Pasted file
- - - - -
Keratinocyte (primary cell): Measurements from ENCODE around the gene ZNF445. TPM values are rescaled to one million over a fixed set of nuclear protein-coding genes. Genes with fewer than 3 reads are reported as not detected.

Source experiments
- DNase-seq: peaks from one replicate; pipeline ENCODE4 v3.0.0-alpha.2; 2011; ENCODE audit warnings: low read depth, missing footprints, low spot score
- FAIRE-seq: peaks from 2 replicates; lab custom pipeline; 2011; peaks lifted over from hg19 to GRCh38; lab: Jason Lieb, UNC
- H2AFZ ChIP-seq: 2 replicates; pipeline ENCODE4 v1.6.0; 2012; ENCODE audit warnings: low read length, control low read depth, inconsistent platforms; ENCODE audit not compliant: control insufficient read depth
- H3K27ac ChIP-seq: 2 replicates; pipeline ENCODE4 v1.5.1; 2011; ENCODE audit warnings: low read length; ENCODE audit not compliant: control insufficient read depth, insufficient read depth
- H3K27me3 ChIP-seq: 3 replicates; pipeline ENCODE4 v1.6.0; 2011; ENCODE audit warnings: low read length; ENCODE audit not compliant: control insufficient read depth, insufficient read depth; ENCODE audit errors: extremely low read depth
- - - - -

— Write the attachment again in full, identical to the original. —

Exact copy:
Keratinocyte (primary cell): Measurements from ENCODE around the gene ZNF445. TPM values are rescaled to one million over a fixed set of nuclear protein-coding genes. Genes with fewer than 3 reads are reported as not detected.

Source experiments
- DNase-seq: peaks from one replicate; pipeline ENCODE4 v3.0.0-alpha.2; 2011; ENCODE audit warnings: low read depth, missing footprints, low spot score
- FAIRE-seq: peaks from 2 replicates; lab custom pipeline; 2011; peaks lifted over from hg19 to GRCh38; lab: Jason Lieb, UNC
- H2AFZ ChIP-seq: 2 replicates; pipeline ENCODE4 v1.6.0; 2012; ENCODE audit warnings: low read length, control low read depth, inconsistent platforms; ENCODE audit not compliant: control insufficient read depth
- H3K27ac ChIP-seq: 2 replicates; pipeline ENCODE4 v1.5.1; 2011; ENCODE audit warnings: low read length; ENCODE audit not compliant: control insufficient read depth, insufficient read depth
- H3K27me3 ChIP-seq: 3 replicates; pipeline ENCODE4 v1.6.0; 2011; ENCODE audit warnings: low read length; ENCODE audit not compliant: control insufficient read depth, insufficient read depth; ENCODE audit errors: extremely low read depth